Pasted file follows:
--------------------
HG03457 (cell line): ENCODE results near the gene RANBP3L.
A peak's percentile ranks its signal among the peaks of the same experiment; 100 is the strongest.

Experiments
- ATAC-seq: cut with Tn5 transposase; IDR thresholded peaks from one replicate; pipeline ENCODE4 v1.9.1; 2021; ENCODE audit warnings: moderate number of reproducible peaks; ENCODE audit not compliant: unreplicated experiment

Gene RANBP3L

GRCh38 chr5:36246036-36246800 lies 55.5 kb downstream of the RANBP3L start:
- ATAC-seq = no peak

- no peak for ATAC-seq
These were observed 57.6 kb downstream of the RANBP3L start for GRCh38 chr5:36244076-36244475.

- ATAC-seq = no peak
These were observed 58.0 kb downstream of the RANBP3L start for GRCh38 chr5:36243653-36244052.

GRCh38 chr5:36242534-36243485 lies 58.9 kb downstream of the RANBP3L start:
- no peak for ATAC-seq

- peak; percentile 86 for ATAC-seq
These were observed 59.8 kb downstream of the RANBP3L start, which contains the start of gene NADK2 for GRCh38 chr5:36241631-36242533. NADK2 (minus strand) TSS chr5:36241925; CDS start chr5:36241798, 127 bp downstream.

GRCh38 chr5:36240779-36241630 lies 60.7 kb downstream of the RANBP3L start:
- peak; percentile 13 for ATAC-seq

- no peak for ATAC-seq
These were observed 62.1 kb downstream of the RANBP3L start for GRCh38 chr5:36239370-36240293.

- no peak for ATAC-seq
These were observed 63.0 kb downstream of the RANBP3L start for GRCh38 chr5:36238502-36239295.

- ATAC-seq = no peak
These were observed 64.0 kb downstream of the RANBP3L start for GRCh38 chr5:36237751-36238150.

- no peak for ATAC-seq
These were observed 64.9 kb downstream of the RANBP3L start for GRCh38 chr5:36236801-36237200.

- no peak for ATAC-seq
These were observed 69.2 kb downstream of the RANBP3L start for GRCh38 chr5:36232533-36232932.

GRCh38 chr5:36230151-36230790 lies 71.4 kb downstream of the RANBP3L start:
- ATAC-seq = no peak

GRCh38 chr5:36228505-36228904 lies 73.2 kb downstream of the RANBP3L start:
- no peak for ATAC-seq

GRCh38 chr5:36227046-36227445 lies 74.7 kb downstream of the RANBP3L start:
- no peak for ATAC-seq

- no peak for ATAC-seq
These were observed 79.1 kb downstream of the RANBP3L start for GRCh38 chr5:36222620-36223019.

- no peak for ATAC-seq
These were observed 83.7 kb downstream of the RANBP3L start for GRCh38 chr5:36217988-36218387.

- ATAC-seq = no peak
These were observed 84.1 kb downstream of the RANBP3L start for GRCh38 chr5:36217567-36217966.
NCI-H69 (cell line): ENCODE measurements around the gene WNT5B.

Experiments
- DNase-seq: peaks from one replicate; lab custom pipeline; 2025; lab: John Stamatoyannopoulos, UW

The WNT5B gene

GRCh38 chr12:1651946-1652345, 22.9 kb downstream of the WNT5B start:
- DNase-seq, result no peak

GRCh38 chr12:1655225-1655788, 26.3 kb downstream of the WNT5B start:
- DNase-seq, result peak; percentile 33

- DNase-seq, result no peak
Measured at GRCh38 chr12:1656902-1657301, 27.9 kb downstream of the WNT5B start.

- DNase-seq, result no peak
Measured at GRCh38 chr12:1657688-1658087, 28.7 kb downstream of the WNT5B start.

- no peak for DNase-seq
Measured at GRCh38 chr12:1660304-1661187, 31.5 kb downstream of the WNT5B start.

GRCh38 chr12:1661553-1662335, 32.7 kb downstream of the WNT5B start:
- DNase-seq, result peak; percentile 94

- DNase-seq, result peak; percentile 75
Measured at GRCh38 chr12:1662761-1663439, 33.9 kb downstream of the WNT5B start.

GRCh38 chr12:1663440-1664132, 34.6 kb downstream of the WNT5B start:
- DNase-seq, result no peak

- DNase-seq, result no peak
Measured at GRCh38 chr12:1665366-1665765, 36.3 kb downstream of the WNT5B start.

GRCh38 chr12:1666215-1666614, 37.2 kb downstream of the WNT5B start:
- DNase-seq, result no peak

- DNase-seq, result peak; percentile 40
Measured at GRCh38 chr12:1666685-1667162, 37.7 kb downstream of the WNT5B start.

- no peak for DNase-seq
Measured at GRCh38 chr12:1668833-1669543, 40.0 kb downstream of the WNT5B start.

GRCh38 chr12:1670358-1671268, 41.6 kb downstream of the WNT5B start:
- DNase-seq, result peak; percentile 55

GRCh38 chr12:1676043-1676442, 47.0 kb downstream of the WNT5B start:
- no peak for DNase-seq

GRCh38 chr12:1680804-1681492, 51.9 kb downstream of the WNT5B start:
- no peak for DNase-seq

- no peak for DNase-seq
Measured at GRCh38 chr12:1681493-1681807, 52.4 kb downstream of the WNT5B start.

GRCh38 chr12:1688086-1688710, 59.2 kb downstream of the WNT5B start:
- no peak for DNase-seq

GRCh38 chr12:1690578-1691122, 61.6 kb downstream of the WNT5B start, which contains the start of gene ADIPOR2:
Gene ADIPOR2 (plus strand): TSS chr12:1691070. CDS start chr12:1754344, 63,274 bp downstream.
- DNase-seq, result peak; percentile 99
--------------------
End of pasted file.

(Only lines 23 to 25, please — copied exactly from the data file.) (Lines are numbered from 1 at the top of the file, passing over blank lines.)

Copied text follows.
These were observed 64.0 kb downstream of the RANBP3L start for GRCh38 chr5:36237751-36238150.

- no peak for ATAC-seq
These were observed 64.9 kb downstream of the RANBP3L start for GRCh38 chr5:36236801-36237200.